The Kickemuit River Council and the Taunton River Watershed Alliance have made extraordinary commitments to protecting the Mount Hope Bay estuary in Massachusetts. In 2003, state and federal authorities put a strict new limit on the amount of cooling water Brayton Point Station power plant could withdraw from the estuary and the amount of thermal pollution it could discharge. For years, the plant opposed these limits, but with help from these two environmental groups, it finally agreed to comply with its National Pollutant Discharge Elimination System or NPDES permit. Despite limited staff, the two groups played a central role in the appeals process and negotiations. Their advocacy ensured that their intimate knowledge of the rivers in their backyards played a part in the EPA decision-making. Although others were involved, these two groups exemplify what can be accomplished by ordinary citizens at a grass roots level. The new permit will save billions of fish eggs, larvae and fish. At the same time it will help restore the estuary, which includes the Kickemuit and Taunton rivers.

Environmental, Community, Academia & Non-Profit Organization Environmental Merit Award:
The 300 Committee Land Trust

The 300 Committee was established in 1985 by residents of Falmouth to help the town save 300 acres of open space in celebration of the town’s 300th anniversary the next year. After that was accomplished the committee continued to preserve land and is now a well-established non-profit land trust, protecting natural land in an area with frenzied development. Last year, the group’s input for a Comprehensive Wastewater Management Plan helped the town better manage wastewater that has been damaging coastal ponds and shorelines. This year, the 300 Committee helped draft the legal documents and applications for a record number of properties that gained conservation restrictions. The group also created a website that has trail maps for hiking areas and histories of conservation land. Altogether the committee has helped preserve more than 2,000 acres of open space. Much of the land is maintained by volunteers in the committee’s stewardship program who create trails, haul debris and remove invasive plants.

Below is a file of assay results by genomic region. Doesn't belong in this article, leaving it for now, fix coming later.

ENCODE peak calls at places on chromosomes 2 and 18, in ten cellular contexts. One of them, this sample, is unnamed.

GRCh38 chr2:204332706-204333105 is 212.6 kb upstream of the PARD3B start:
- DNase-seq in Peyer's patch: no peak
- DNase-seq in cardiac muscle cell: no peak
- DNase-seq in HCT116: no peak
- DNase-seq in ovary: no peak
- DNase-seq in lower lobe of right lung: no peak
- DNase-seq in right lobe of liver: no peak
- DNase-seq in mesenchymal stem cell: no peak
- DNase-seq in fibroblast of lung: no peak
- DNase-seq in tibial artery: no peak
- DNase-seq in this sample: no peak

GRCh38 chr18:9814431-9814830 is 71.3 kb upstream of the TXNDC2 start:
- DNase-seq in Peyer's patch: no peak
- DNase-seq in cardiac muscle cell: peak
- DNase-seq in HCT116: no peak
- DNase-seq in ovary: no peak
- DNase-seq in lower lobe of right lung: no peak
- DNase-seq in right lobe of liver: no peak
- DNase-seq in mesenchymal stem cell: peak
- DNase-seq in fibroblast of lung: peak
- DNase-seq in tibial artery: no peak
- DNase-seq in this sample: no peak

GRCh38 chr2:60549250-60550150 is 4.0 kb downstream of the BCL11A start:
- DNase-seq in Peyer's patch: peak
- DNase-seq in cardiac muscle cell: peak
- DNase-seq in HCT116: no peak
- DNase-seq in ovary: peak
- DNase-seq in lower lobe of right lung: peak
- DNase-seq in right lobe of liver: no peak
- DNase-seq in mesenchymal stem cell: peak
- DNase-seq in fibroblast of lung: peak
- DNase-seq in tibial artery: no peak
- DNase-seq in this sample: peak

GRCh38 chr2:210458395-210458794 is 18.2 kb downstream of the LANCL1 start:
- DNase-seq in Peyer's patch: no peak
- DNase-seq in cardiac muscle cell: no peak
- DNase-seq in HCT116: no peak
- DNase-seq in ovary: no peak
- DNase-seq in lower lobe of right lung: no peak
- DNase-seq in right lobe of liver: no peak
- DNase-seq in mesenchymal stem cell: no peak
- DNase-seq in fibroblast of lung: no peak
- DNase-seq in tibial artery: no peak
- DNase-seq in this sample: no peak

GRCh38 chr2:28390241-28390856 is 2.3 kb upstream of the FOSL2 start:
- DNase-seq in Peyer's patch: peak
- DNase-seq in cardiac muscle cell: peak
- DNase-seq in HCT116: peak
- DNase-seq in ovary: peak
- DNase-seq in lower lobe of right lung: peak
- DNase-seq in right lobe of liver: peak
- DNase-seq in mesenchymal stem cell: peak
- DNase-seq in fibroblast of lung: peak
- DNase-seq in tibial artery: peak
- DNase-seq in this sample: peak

Business, Industry and Professional Organizations Environmental Merit Award:
Massachusetts Water and Wastewater Agency Response Networks (WARNS)